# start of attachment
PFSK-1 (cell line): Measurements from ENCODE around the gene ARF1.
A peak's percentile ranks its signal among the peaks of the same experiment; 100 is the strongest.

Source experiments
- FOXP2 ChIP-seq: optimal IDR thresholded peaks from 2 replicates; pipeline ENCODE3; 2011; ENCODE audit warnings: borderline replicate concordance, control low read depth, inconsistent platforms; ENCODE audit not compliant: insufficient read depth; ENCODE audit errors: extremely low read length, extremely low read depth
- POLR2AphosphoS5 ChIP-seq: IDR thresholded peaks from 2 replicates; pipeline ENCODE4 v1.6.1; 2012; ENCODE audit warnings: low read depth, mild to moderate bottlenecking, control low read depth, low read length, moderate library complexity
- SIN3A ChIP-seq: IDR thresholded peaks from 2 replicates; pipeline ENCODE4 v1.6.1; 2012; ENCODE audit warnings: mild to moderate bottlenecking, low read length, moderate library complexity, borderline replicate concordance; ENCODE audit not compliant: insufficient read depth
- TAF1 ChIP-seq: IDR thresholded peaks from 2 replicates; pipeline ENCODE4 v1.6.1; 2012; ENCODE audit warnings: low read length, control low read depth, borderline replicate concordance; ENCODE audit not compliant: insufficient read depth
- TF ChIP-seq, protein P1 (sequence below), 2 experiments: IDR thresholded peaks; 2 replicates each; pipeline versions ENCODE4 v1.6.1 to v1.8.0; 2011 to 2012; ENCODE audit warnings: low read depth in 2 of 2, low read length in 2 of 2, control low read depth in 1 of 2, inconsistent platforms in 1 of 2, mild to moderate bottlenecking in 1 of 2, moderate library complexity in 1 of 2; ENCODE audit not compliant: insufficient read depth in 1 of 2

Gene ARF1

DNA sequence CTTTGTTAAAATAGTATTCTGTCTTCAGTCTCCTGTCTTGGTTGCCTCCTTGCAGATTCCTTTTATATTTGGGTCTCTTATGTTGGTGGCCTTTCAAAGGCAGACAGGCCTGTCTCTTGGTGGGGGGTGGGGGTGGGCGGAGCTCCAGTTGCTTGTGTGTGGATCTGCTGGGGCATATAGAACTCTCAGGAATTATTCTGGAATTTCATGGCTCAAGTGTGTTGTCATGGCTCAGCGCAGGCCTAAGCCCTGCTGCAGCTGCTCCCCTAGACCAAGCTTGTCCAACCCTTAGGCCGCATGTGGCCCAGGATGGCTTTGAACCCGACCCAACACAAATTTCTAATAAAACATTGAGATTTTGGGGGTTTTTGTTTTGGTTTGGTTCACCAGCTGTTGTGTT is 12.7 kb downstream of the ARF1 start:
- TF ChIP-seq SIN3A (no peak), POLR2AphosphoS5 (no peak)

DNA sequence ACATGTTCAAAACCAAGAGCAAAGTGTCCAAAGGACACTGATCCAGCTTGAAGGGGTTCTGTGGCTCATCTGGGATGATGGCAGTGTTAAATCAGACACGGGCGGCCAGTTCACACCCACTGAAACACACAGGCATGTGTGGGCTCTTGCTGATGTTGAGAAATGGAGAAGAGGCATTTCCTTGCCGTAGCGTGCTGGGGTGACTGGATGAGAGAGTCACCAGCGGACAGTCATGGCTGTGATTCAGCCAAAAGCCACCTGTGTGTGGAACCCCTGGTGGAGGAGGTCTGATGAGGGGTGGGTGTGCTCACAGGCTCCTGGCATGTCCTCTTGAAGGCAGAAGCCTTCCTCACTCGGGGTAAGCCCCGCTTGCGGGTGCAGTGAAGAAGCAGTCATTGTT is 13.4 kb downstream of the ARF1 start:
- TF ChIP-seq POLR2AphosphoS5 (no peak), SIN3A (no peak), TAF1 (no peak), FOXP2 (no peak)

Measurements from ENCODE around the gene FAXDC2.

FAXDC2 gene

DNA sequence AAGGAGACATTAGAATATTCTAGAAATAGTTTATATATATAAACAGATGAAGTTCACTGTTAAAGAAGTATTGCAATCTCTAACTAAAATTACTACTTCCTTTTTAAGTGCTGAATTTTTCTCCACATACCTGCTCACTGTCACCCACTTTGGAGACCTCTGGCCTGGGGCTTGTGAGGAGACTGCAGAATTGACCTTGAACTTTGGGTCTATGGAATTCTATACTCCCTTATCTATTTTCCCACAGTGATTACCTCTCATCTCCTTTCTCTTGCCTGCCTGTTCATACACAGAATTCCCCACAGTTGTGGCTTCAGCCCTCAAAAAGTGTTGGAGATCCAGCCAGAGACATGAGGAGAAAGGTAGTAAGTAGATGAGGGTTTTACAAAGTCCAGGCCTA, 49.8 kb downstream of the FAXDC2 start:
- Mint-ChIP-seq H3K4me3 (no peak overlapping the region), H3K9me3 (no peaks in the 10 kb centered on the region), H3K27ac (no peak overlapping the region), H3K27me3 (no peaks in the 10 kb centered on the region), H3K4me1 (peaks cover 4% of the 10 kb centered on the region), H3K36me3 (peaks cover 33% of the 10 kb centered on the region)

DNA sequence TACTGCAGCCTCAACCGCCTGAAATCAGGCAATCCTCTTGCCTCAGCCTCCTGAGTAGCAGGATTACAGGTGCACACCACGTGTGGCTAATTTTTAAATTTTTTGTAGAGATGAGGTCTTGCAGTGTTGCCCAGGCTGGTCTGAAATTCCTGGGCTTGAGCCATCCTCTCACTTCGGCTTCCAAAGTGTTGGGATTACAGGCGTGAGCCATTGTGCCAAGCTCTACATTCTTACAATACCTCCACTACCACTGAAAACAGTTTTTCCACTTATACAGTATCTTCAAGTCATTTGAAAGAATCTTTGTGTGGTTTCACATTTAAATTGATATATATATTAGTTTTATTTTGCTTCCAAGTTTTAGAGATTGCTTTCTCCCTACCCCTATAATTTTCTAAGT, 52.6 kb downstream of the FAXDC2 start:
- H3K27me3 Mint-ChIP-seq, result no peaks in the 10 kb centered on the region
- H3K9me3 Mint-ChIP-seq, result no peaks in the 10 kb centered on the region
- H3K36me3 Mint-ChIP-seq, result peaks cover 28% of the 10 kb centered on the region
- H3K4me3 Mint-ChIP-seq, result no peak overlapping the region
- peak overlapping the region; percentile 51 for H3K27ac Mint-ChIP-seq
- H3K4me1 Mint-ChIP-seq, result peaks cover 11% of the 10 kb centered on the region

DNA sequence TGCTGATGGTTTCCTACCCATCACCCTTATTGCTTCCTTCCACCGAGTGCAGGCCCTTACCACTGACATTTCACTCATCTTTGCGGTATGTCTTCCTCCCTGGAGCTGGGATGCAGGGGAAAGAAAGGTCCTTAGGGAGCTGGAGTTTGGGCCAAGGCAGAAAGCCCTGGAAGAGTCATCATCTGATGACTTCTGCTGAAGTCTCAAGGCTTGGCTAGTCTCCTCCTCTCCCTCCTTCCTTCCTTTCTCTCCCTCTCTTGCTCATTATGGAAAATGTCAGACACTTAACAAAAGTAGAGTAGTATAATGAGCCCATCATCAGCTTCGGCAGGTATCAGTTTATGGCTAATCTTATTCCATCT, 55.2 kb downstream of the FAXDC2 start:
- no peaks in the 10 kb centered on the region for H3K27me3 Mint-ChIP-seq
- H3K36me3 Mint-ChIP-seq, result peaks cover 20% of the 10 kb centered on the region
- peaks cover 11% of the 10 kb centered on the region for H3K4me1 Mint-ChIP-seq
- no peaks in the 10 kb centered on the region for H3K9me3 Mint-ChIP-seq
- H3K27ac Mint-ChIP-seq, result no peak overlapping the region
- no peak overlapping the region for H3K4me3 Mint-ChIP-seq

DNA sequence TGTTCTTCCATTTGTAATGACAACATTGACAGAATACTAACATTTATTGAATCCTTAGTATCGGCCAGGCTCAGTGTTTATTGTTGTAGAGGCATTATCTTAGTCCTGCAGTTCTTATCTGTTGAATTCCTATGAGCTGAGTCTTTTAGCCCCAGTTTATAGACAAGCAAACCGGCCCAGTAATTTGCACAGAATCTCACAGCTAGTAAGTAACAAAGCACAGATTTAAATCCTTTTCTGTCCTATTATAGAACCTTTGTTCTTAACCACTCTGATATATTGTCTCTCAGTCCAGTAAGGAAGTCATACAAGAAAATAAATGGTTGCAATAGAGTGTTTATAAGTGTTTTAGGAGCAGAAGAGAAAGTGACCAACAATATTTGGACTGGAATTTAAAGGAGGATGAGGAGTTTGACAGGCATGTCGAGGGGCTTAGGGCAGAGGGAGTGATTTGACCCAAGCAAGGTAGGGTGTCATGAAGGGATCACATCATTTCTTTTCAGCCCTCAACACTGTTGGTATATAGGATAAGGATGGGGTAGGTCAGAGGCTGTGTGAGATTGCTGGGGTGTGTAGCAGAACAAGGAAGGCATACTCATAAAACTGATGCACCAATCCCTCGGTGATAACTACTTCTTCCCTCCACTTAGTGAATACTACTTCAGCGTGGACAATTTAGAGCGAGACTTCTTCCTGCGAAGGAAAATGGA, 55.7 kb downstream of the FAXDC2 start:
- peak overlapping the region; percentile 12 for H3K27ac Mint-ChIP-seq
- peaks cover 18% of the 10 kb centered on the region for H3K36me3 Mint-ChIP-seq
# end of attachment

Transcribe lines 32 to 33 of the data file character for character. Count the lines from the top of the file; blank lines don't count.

DNA sequence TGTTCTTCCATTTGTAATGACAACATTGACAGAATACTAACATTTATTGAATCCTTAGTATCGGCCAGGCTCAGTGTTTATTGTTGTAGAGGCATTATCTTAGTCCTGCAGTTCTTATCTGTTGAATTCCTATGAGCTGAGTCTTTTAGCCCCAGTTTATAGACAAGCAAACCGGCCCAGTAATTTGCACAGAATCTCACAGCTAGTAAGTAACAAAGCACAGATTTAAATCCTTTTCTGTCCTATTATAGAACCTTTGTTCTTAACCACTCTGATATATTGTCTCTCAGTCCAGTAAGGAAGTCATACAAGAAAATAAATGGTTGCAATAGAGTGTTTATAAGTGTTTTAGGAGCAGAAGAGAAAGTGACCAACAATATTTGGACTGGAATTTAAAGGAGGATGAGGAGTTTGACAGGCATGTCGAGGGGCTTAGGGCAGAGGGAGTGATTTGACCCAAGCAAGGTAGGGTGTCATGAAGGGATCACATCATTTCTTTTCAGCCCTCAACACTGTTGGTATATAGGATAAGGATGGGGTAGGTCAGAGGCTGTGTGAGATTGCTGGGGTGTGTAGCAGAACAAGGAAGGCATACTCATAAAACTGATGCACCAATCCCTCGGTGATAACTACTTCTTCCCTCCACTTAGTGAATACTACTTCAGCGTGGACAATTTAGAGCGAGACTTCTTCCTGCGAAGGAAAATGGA, 55.7 kb downstream of the FAXDC2 start:
- peak overlapping the region; percentile 12 for H3K27ac Mint-ChIP-seq